I have the best job in the world teaching Clark Honors College students. I am consumed by enthusiasm for the material and own a deep understanding of the importance of critical thinking skills for responsible citizenship. I strive to balance challenge with encouragement, and make the craft of writing visible as the absolute center of student success. I encourage students to "own" course readings, to value their questions as well as their discoveries, to express their opinions as well as their confusion, and most importantly to embark on research, the mix among which fosters beneficial class contributions and deep, lasting learning.
Opportunities for Students
CHC @ Oxford
This faculty-led study abroad experience, available spring term and created by professor Bishop, brings Clark Honors College students to live in the center of the city of Oxford, England. During the quarter-long program, in parallel with Oxford’s Trinity term, students pursue their studies, including two tutorials taught by Oxford faculty at the oldest university in the English-speaking world. The tutorial system, in which students meet weekly one-on-one with an Oxford tutor, helps students develop their rigorous independent intellectual skills and provides incomparable preparation for the honors senior thesis project. Tutorial credits can be applied towards required CHC colloquium credits, and towards major requirements at the major department's discretion. The program and its students are housed at the Centre for Medieval and Renaissance Studies, affiliated with Keble College, Oxford University, and is located at the heart of the city and its ancient colleges.
Ph.D., English, Fordham University, 1984
M.A., English, Fordham University, 1980
B.A., English (honors college, summa cum laude), Fairleigh Dickinson University, 1978
A participant in the Medieval Studies program, professor Bishop teaches primarily for the Clark Honors College, and occasionally for the English Department, at both the undergraduate and graduate levels. Courses she has developed include Inventing the Middle Ages, The Idea of the Vernacular, and The Middle Ages and the Movies. Bishop has served both on-campus and in the national sphere as an expert in the scholarship of teaching. She also maintains a high level of involvement across campus, including four years as associate dean of the honors college, and committee participation ranging from scholarships, to the libraries, to study abroad, and enthusiastic support for the Center for the Study of Women in Society and the Phi Beta Kappa honor society.
Research Interests & Current Projects
Bishop’s research concerns medieval English textual culture. She publishes on Middle English literature, including poets Geoffrey Chaucer and William Langland, and Middle English prose writer Reginald Pecock. Her current research treats the afterlives of medieval English poets and poetry in the literature of sixteenth through nineteenth century England.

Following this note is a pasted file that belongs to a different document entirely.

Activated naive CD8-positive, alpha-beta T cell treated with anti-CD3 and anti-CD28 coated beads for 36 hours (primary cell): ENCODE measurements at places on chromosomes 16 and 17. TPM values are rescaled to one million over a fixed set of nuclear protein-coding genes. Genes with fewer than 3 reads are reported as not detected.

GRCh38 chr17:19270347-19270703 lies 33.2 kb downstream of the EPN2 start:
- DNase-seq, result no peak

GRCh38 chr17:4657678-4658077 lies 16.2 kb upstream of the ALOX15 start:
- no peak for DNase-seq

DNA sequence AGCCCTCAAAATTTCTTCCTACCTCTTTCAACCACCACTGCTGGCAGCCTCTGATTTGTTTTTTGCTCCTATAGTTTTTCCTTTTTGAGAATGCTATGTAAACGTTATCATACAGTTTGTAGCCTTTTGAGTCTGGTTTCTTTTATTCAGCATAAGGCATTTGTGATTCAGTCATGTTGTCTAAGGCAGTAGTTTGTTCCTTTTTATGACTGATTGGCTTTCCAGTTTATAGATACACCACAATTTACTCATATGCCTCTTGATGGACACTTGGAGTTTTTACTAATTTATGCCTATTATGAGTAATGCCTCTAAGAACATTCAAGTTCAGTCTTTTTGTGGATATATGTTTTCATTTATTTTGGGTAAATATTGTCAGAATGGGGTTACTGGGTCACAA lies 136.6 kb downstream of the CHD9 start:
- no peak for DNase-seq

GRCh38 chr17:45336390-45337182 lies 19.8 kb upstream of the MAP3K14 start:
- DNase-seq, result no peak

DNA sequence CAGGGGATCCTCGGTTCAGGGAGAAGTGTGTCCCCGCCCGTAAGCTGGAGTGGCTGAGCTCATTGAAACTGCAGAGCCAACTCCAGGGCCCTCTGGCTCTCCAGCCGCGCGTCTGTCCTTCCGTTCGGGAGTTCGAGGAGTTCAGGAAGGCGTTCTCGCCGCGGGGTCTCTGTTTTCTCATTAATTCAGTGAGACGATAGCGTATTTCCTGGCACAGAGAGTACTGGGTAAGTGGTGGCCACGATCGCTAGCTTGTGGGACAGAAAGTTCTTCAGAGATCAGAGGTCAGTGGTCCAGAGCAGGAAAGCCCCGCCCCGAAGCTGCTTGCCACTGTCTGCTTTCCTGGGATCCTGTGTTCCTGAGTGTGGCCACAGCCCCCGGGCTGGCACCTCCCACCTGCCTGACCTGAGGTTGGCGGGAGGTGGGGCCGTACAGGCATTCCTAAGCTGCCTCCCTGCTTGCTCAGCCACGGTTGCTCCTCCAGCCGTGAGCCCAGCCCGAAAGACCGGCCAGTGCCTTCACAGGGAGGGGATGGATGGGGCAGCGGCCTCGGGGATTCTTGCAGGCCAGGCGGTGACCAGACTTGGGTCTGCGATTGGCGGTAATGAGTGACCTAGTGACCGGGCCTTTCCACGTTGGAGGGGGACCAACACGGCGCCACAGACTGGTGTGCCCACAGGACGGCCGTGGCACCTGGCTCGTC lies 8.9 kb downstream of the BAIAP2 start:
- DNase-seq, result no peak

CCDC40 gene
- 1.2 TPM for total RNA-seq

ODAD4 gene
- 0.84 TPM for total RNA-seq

Awards & Grants
- 2014: University of Oregon Herman Award for Distinguished Teaching
- 2008: Lorry Lokey Humanities and Sciences initiative (with Daniel Rosenberg and Samantha Hopkins)
- 2003: Oregon Humanities Center Fellowship
- 2002: New Faculty Summer Research Award
- 2000: Mortarboard Professor of the Month
- 2000: Faculty Writing Across the Curriculum Grant
- 1999: Center for the Study of Women in Society Research Grant
- 1993: University of Oregon Ersted Award for Distinguished Teaching
For a complete publication list see Professor Bishop's Curriculum Vitae.
- 2007, Words, Stones and Herbs: The Healing Word in Medieval and Early Modern England (Syracuse University Press).
- 2015, "Reginald Pecock's reading heart and the health of body and soul," Medicine, Religion and Gender in Medieval Culture (edited by Naoë Kukita Yoshikawa), Cambridge: D. S. Brewer, 139-58.
- 2014, "Piers Plowman: Text and Context," Studies in Medieval and Renaissance Teaching, 21.1: 27-36.
- 2011, "Chaucer," Icons of the Middle Ages: An Encyclopedia of Medieval Masters (edited by Lister Matheson), Greenwood Press, Volume 1: 175-204.
- 2009, "A Trace of Chaucer in Shakespeare's Winter's Tale," Shakespeare and the Middle Ages, (edited by Martha Driver and Sid Ray), McFarland Press, 232-244.
- 2009, "The myth of the flat earth: Did medieval people really believe in a flat, rather than a round, earth?" Misconceptions about the Middle Ages, (edited by Bryon L. Grigsby and Stephen J. Harris), Routledge, 97-101.
- 2009, "Belonging in Belongings," Oregon Humanities, summer: 29-32.
- 2007, "Raising Authority: Father Chaucer and the Vivification of Print," JEGP, 106.3: 336-63.
- 2002, "'Of Goddes pryvetee nor of his wyf': The Confusion of Orifices in 'The Miller’s Tale,'" Texas Studies in Language and Literature, 44.3: 231-46.